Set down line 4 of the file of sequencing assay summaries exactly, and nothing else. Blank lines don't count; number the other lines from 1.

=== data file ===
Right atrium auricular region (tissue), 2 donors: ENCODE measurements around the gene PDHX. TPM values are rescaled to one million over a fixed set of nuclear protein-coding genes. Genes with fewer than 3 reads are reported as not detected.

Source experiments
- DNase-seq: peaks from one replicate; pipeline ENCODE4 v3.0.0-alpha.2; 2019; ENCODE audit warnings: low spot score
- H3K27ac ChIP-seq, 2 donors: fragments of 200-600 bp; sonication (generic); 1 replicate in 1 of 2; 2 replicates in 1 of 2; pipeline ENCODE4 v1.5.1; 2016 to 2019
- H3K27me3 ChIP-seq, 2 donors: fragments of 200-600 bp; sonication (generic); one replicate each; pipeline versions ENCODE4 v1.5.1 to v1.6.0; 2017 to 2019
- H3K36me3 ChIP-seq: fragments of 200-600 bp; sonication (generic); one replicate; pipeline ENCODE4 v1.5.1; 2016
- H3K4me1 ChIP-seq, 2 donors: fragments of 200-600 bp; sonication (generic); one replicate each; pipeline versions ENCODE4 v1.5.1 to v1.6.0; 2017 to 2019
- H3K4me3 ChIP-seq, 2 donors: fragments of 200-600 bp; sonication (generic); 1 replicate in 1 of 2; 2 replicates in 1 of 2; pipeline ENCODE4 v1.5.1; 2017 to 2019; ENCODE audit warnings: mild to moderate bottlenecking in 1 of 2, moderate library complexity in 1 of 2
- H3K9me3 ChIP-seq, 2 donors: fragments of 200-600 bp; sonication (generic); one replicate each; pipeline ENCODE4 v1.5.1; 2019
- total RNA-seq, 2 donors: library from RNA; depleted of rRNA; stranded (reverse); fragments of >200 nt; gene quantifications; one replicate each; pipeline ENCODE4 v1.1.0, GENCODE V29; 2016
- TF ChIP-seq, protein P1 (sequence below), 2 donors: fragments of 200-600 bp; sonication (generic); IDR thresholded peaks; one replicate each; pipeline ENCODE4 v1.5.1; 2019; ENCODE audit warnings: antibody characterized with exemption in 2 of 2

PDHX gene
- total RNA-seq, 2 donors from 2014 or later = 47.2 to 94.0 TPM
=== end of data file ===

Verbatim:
- H3K27ac ChIP-seq, 2 donors: fragments of 200-600 bp; sonication (generic); 1 replicate in 1 of 2; 2 replicates in 1 of 2; pipeline ENCODE4 v1.5.1; 2016 to 2019